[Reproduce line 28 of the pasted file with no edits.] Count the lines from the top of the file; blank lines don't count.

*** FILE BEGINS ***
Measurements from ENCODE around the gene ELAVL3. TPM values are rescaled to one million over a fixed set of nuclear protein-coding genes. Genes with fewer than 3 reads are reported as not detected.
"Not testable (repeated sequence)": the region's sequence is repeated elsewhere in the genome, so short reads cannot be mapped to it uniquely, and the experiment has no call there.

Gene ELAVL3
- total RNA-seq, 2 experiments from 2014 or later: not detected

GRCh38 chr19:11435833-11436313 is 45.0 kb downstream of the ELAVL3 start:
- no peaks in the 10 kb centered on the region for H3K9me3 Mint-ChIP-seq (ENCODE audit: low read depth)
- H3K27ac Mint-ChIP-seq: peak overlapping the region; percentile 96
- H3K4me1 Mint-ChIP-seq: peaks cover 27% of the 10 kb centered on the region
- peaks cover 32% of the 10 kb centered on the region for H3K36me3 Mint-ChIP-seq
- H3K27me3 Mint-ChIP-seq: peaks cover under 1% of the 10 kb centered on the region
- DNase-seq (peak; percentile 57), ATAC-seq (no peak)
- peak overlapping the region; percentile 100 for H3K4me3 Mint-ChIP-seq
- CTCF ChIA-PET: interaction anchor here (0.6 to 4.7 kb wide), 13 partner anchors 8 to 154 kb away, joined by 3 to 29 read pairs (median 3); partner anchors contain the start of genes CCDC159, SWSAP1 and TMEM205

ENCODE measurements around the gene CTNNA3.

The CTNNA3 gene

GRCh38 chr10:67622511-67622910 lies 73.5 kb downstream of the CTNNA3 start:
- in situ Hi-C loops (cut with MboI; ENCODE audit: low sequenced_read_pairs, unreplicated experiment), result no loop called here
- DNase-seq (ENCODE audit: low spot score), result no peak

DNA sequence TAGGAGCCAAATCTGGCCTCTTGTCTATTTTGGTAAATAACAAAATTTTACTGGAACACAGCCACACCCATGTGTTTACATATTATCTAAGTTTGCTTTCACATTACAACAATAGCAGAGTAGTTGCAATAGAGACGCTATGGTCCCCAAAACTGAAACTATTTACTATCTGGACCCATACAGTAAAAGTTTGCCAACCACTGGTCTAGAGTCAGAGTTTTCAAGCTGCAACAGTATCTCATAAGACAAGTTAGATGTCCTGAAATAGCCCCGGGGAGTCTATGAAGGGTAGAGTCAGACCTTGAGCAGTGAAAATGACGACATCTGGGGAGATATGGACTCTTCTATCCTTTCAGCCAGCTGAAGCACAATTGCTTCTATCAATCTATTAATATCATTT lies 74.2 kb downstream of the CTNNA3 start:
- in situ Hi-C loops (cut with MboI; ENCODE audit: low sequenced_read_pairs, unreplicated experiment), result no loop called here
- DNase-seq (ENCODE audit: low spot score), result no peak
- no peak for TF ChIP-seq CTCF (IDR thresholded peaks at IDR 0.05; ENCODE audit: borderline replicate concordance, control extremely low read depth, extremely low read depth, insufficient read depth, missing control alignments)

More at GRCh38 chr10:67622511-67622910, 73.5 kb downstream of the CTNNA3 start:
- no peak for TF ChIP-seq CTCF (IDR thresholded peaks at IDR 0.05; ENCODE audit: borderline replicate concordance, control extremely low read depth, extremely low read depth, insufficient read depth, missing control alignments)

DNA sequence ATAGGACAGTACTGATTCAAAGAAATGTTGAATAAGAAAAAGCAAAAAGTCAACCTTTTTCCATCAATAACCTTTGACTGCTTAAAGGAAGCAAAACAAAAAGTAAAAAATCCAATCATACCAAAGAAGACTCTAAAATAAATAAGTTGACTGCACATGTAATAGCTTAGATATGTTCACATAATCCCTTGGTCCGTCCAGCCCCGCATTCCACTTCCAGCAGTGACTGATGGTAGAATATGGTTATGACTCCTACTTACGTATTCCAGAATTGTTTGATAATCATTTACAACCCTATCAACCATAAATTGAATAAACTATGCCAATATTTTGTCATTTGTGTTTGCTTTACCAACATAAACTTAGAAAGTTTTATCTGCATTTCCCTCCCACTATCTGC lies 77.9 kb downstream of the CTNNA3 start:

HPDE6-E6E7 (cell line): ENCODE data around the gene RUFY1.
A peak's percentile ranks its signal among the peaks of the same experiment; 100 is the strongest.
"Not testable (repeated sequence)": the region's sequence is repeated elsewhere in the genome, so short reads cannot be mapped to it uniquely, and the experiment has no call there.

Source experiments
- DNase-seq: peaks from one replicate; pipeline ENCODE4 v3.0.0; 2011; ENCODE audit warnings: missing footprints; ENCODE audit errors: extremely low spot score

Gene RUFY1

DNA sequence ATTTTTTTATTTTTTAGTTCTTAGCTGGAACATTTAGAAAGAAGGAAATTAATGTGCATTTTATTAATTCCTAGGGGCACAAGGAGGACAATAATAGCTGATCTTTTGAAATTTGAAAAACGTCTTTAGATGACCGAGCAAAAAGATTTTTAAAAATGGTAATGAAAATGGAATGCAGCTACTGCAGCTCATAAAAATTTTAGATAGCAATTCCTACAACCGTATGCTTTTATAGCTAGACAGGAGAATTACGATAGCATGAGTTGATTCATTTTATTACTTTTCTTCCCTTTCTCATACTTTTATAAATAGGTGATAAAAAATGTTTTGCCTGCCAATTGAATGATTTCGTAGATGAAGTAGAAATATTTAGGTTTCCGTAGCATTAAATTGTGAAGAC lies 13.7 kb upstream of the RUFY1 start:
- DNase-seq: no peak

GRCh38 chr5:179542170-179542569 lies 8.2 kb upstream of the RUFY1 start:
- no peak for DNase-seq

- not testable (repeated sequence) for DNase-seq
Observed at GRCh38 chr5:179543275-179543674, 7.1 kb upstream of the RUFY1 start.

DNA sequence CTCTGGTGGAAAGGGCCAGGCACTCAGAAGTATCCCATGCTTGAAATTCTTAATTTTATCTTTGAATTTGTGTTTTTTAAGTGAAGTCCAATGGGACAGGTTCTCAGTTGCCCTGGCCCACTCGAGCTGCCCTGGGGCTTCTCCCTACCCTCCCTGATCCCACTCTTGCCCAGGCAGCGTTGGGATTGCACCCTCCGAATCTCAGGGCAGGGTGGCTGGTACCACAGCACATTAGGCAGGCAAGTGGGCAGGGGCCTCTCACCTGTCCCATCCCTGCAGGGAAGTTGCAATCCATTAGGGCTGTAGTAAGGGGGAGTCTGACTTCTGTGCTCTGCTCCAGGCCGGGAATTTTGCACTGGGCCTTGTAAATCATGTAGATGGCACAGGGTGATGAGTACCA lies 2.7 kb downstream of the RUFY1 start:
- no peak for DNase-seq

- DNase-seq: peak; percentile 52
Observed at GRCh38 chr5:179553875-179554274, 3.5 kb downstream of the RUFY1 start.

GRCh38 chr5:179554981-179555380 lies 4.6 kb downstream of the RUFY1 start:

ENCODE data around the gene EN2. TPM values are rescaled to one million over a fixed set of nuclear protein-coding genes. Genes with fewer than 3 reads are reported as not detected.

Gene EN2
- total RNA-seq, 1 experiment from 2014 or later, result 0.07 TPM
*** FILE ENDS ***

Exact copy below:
"Not testable (repeated sequence)": the region's sequence is repeated elsewhere in the genome, so short reads cannot be mapped to it uniquely, and the experiment has no call there.